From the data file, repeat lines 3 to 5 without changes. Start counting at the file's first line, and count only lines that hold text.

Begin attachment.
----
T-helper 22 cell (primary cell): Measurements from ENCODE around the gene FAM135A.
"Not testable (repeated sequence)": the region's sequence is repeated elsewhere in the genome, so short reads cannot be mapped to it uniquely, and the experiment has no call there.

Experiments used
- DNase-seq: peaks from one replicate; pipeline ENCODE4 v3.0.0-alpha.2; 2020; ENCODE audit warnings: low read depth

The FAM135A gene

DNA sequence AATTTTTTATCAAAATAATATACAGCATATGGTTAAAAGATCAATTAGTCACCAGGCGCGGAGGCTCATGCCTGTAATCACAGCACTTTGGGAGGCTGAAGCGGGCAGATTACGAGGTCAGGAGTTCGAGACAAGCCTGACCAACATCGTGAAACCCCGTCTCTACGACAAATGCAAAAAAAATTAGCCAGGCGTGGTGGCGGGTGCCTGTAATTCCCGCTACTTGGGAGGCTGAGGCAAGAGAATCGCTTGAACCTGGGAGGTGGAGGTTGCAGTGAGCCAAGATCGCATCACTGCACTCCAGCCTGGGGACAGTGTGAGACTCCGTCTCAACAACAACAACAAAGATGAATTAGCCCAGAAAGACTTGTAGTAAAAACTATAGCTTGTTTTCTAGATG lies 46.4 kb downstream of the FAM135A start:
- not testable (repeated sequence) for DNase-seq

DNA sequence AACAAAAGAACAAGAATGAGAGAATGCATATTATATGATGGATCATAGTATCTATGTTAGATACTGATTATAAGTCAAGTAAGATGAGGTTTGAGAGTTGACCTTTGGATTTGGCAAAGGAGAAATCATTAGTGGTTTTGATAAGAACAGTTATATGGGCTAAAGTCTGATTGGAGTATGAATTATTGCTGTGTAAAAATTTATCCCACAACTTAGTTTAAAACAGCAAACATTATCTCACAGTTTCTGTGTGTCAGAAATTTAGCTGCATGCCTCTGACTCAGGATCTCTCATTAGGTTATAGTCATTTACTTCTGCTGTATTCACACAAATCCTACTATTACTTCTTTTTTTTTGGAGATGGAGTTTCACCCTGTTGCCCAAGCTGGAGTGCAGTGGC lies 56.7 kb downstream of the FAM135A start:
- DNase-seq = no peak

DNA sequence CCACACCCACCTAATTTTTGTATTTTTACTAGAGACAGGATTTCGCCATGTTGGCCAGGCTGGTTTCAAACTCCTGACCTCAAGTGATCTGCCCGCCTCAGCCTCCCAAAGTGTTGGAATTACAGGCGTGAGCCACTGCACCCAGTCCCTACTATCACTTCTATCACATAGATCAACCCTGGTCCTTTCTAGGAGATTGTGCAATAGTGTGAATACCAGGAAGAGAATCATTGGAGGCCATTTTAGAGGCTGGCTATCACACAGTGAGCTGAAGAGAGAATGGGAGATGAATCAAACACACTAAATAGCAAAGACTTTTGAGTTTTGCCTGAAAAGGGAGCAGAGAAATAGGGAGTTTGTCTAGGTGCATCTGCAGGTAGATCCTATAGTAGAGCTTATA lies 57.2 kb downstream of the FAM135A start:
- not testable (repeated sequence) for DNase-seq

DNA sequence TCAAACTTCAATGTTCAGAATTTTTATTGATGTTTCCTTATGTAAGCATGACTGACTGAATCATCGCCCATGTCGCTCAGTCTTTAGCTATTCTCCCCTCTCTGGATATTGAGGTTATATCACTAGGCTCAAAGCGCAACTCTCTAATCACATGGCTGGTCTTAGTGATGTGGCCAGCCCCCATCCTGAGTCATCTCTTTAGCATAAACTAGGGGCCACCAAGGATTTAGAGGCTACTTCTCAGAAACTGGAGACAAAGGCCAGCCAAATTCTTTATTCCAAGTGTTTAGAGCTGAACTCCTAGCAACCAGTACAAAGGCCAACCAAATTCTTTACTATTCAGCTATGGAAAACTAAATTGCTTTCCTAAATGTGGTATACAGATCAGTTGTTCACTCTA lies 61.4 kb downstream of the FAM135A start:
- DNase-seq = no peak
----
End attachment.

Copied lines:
Experiments used
- DNase-seq: peaks from one replicate; pipeline ENCODE4 v3.0.0-alpha.2; 2020; ENCODE audit warnings: low read depth

The FAM135A gene